The New York Institute of Photography was founded in 1910. At that time, the Industrial Revolution was in full swing, and the world looked to science and technology to make life better. American businesses led the way to that better life with new products, new inventions, and opportunities for people seeking to learn new skills. Thus, 1920 was a natural time to start a school to teach the art and science of photography.
In the burgeoning neighborhood around Penn Station in New York City—still the location of many vocational schools, French immigrant Emile Brunel (1874–1944) opened the New York Institute of Photography (NYIP), starting as a retail operation that taught its customers how to use the photography equipment they bought. The school quickly expanded into teaching photo engraving, retouching, and cinematography, and began to publish its lessons in book form.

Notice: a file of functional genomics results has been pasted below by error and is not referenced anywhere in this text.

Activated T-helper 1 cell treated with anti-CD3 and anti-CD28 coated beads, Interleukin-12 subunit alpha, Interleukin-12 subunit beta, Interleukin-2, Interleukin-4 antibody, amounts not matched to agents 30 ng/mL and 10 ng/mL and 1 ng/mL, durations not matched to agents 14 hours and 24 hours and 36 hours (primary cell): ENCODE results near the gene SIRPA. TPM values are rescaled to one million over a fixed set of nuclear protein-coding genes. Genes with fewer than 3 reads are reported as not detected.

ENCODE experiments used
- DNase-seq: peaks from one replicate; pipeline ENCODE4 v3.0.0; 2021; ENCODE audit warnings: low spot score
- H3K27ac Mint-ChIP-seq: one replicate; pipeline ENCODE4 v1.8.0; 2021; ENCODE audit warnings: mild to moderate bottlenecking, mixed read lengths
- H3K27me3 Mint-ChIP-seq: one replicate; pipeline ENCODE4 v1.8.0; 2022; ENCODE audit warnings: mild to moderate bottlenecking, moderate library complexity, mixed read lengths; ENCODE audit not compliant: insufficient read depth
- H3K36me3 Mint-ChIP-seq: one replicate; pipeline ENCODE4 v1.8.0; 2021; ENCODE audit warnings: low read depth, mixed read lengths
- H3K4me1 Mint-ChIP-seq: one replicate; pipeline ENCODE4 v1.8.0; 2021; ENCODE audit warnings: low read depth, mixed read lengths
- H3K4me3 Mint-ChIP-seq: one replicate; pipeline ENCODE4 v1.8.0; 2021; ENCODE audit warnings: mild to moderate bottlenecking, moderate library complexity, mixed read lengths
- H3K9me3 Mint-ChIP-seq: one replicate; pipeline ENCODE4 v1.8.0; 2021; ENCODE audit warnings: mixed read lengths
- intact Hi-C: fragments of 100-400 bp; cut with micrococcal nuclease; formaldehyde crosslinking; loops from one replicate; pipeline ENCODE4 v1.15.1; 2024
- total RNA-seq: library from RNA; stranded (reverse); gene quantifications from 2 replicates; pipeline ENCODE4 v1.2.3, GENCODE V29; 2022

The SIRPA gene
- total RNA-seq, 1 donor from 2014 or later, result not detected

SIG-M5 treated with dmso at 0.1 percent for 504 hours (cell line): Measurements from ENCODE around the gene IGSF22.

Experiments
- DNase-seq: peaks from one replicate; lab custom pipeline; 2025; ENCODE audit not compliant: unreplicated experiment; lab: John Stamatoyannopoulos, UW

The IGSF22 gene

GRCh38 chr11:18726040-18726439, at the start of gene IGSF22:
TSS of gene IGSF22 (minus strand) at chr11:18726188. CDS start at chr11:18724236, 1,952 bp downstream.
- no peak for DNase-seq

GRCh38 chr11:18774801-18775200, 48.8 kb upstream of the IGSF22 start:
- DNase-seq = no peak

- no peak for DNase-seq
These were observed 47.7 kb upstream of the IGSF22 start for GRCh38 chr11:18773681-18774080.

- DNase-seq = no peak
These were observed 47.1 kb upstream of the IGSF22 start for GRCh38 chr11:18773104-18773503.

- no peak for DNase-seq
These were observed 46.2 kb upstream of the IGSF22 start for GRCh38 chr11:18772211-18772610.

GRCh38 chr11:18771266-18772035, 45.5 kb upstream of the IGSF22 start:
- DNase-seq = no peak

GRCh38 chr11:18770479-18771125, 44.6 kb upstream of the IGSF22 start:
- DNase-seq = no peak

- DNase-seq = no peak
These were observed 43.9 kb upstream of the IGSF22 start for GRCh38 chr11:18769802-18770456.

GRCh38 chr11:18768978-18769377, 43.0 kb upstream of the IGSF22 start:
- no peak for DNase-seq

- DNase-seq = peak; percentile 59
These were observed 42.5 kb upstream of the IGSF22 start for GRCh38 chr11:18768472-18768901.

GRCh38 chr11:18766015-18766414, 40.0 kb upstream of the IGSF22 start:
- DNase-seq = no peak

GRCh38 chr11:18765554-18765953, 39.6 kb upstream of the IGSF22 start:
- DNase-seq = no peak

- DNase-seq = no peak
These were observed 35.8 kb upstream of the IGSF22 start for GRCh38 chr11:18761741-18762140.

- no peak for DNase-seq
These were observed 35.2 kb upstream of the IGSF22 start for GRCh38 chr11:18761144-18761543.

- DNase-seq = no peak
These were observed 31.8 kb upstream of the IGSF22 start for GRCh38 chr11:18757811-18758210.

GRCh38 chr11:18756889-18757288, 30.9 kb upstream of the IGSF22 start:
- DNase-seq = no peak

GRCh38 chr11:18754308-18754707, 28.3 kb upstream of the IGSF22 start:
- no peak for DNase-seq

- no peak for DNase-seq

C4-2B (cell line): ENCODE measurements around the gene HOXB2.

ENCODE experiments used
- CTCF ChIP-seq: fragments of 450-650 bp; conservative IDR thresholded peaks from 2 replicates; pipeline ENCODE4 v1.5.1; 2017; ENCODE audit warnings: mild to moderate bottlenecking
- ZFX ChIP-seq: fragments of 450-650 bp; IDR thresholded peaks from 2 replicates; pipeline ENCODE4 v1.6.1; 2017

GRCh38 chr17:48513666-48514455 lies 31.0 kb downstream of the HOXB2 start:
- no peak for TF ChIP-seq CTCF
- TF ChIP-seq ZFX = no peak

In 1914 Brunel registered the school as the New York Institute of Photography. By 1920, Brunel left the school and it was now in the control of Samuel Fortune Falk and his two brothers. Falk was an entrepreneur who created a publishing company and started NYIP branches in Chicago and Brooklyn. In the 1930s and ’40s, NYIP trained a large percentage of the motion picture newsreel cameramen.
Today, every NYIP student still has a single, highly-skilled and dedicated Instructor to work with throughout their distance education course. Each NYIP Instructor inspires his or her students and challenges them to build on what they know so they can constantly improve and reach their goals in photography.
In addition to an assigned Instructor, every NYIP student also has access to a personal student advisor who helps explain to students the materials in their lessons, provides advice about finding and working with clients, and offers expert opinions on the newest photographic equipment and latest technology.
We're very proud of our first 100 years, and we're ready for what the next 100 will bring!